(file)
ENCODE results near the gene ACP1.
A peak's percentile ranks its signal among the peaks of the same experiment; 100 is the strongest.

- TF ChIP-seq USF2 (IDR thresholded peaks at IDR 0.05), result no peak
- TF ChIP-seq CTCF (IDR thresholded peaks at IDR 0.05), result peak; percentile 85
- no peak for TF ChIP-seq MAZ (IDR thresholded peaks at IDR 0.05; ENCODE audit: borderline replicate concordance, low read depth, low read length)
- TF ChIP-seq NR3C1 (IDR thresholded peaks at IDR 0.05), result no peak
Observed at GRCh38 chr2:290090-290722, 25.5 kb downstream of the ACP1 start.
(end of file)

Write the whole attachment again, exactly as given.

ENCODE results near the gene ACP1.
A peak's percentile ranks its signal among the peaks of the same experiment; 100 is the strongest.

- TF ChIP-seq USF2 (IDR thresholded peaks at IDR 0.05), result no peak
- TF ChIP-seq CTCF (IDR thresholded peaks at IDR 0.05), result peak; percentile 85
- no peak for TF ChIP-seq MAZ (IDR thresholded peaks at IDR 0.05; ENCODE audit: borderline replicate concordance, low read depth, low read length)
- TF ChIP-seq NR3C1 (IDR thresholded peaks at IDR 0.05), result no peak
Observed at GRCh38 chr2:290090-290722, 25.5 kb downstream of the ACP1 start.